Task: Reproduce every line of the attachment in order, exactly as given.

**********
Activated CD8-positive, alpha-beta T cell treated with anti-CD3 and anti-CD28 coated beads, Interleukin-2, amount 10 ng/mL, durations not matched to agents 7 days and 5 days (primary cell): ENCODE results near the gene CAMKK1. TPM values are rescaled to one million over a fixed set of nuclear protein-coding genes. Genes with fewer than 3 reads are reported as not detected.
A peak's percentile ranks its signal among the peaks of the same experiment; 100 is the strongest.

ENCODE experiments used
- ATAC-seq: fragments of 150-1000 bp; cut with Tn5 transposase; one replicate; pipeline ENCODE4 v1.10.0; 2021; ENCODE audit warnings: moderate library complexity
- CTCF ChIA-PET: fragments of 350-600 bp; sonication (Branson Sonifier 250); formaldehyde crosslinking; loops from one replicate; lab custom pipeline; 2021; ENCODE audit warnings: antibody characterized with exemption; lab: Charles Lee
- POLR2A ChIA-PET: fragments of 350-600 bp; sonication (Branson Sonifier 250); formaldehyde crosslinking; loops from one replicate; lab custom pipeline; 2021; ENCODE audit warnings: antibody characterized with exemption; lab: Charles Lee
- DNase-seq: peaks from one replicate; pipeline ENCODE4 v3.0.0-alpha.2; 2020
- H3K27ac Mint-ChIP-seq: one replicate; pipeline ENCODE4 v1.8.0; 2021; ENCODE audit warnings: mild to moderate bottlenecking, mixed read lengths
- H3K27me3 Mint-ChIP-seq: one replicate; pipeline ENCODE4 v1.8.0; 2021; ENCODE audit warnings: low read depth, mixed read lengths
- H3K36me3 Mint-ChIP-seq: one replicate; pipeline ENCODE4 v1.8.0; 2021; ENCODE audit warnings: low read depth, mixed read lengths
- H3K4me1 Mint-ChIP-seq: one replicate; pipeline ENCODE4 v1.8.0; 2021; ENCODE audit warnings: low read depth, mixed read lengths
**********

Activated CD8-positive, alpha-beta T cell treated with anti-CD3 and anti-CD28 coated beads, Interleukin-2, amount 10 ng/mL, durations not matched to agents 7 days and 5 days (primary cell): ENCODE results near the gene CAMKK1. TPM values are rescaled to one million over a fixed set of nuclear protein-coding genes. Genes with fewer than 3 reads are reported as not detected.
A peak's percentile ranks its signal among the peaks of the same experiment; 100 is the strongest.

ENCODE experiments used
- ATAC-seq: fragments of 150-1000 bp; cut with Tn5 transposase; one replicate; pipeline ENCODE4 v1.10.0; 2021; ENCODE audit warnings: moderate library complexity
- CTCF ChIA-PET: fragments of 350-600 bp; sonication (Branson Sonifier 250); formaldehyde crosslinking; loops from one replicate; lab custom pipeline; 2021; ENCODE audit warnings: antibody characterized with exemption; lab: Charles Lee
- POLR2A ChIA-PET: fragments of 350-600 bp; sonication (Branson Sonifier 250); formaldehyde crosslinking; loops from one replicate; lab custom pipeline; 2021; ENCODE audit warnings: antibody characterized with exemption; lab: Charles Lee
- DNase-seq: peaks from one replicate; pipeline ENCODE4 v3.0.0-alpha.2; 2020
- H3K27ac Mint-ChIP-seq: one replicate; pipeline ENCODE4 v1.8.0; 2021; ENCODE audit warnings: mild to moderate bottlenecking, mixed read lengths
- H3K27me3 Mint-ChIP-seq: one replicate; pipeline ENCODE4 v1.8.0; 2021; ENCODE audit warnings: low read depth, mixed read lengths
- H3K36me3 Mint-ChIP-seq: one replicate; pipeline ENCODE4 v1.8.0; 2021; ENCODE audit warnings: low read depth, mixed read lengths
- H3K4me1 Mint-ChIP-seq: one replicate; pipeline ENCODE4 v1.8.0; 2021; ENCODE audit warnings: low read depth, mixed read lengths